PROGRAM GFXMPL C C Data for the graphical objects. C DATA TWOPI/6.283185/ DATA X0C, Y0C, RC, NPTC/ 0.325, 0.5, 0.10 , 210/ DATA X0P, Y0P, RP, NPTP/ 0.500, 0.5, 0.35 , 16/ DATA X0S, Y0S, RS / 0.675, 0.5, 0.10 / C C Use the SPPS entry to open GKS. C CALL OPNGKS C C Establish the viewport and window. C CALL SET(0.,1.,0.,1.,0.,1.,0.,1.,1) C C Initialize the GFLASH package. If using a non-NCAR GKS package C the final argument in the following call should be replaced with C the workstation type for WISS. C CALL GOPWK(9,1,3) C C Put a circle in a buffer with identifier 1. C CALL GFLAS1(1) DTHETA = TWOPI/NPTC CALL FRSTPT(X0C+RC,Y0C) DO 20 I=1,NPTC ANG = DTHETA*REAL(I) XC = RC*COS(ANG) YC = RC*SIN(ANG) CALL VECTOR(X0C+XC,Y0C+YC) 20 CONTINUE CALL GFLAS2 C C Put a polygonal fan in a buffer with identifier 2. C CALL GFLAS1(2) DTHETA = TWOPI/NPTP DO 10 I=1,NPTP ANG = DTHETA*REAL(I) XC = RP*COS(ANG) YC = RP*SIN(ANG) CALL LINE(X0P,Y0P,X0P+XC,Y0P+YC) 10 CONTINUE CALL GFLAS2 C C Put a square in a buffer with identifier 3. C CALL GFLAS1(3) CALL FRSTPT(X0S+RS,Y0S+RS) CALL VECTOR(X0S-RS,Y0S+RS) CALL VECTOR(X0S-RS,Y0S-RS) CALL VECTOR(X0S+RS,Y0S-RS) CALL VECTOR(X0S+RS,Y0S+RS) CALL GFLAS2 C C Put a background perimeter in a buffer with identifier 4. C CALL GFLAS1(4) CALL FRSTPT( 0.0, 0.0) CALL VECTOR( 1.0, 0.0) CALL VECTOR( 1.0, 1.0) CALL VECTOR( 0.0, 1.0) CALL VECTOR( 0.0, 0.0) CALL GFLAS2 C C Create plots. C C Frame 1 -- title, circle, and fan. C CALL WTSTR(0.5,0.91,'FRAME 1',25,0,0) CALL GFLAS3(1) CALL GFLAS3(2) CALL GFLAS3(4) CALL FRAME C C Frame 2 -- fan, title, and square. C CALL GFLAS3(2) CALL WTSTR(0.5,0.91,'FRAME 2',25,0,0) CALL GFLAS3(3) CALL GFLAS3(4) CALL FRAME C C Frame 3 -- circle, square, fan, and title (note that the change C in window affects the WTSTR call, but not the elements C in the buffers -- this illustrates the independent C nature of the FLASH buffers). C CALL SET (0.,1.,0.,1.,0.,10.,0.,10.,1) CALL GFLAS3(1) CALL GFLAS3(3) CALL GFLAS3(2) CALL WTSTR(5.0,9.1,'FRAME 3',25,0,0) CALL GFLAS3(4) CALL FRAME C C Close the GFLASH package, and GKS. C CALL GCLWK(9) CALL CLSGKS C ENDFrame 1 (click on plot to see a larger and clearer picture)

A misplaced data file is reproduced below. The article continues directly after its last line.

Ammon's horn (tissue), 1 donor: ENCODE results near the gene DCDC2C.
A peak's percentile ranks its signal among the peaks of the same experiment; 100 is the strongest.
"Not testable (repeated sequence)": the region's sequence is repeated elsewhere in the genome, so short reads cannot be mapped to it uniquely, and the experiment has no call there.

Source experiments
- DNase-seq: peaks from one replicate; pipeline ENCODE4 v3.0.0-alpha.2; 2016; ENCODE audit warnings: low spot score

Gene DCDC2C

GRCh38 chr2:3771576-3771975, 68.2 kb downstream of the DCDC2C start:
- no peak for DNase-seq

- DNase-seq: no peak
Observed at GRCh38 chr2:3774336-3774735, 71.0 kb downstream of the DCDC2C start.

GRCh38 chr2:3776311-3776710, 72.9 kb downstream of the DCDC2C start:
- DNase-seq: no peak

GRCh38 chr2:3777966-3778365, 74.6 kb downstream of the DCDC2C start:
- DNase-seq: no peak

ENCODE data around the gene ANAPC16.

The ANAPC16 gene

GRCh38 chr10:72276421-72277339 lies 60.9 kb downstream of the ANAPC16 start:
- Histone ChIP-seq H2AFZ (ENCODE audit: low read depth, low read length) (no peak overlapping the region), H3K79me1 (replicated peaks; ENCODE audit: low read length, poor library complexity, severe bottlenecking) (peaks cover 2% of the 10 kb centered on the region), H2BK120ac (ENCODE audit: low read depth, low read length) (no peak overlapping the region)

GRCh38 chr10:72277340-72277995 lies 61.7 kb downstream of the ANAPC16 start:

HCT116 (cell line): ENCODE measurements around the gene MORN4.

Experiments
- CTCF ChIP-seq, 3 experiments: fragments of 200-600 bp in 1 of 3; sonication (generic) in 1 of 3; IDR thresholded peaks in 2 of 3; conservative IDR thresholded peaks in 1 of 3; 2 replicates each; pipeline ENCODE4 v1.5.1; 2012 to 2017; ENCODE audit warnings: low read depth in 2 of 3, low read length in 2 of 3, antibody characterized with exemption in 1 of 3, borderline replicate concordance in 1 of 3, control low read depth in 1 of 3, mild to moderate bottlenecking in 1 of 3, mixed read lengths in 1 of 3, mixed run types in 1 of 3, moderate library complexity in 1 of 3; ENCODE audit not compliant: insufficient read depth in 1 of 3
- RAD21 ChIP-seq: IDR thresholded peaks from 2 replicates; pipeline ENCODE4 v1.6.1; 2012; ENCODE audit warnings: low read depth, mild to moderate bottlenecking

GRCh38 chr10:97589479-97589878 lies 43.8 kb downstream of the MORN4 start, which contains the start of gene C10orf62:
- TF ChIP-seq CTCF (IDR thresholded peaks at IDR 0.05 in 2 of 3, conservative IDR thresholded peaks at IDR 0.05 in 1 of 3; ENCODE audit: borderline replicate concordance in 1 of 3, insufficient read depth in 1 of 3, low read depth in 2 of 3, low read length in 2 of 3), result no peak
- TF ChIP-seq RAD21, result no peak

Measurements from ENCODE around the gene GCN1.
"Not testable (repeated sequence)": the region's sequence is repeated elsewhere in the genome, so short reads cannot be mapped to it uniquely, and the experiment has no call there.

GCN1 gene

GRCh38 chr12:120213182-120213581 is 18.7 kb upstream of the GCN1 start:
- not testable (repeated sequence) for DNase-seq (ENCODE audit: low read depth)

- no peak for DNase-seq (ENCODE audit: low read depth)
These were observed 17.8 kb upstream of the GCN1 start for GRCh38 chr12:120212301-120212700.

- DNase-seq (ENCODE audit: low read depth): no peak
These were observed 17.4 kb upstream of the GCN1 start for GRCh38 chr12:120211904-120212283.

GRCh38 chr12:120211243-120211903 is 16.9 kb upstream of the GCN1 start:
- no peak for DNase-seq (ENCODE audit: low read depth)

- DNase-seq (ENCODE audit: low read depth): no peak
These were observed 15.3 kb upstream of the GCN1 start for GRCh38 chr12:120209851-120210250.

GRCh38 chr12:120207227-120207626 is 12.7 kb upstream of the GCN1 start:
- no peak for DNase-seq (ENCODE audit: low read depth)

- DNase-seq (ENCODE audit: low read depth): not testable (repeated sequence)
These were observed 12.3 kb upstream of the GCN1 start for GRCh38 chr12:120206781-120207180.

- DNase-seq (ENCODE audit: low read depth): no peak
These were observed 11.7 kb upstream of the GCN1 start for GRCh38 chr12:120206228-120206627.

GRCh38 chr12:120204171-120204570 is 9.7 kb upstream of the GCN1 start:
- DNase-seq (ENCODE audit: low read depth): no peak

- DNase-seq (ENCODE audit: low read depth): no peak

Frame 2 (click on plot to see a larger and clearer picture)
Frame 3 (click on plot to see a larger and clearer picture)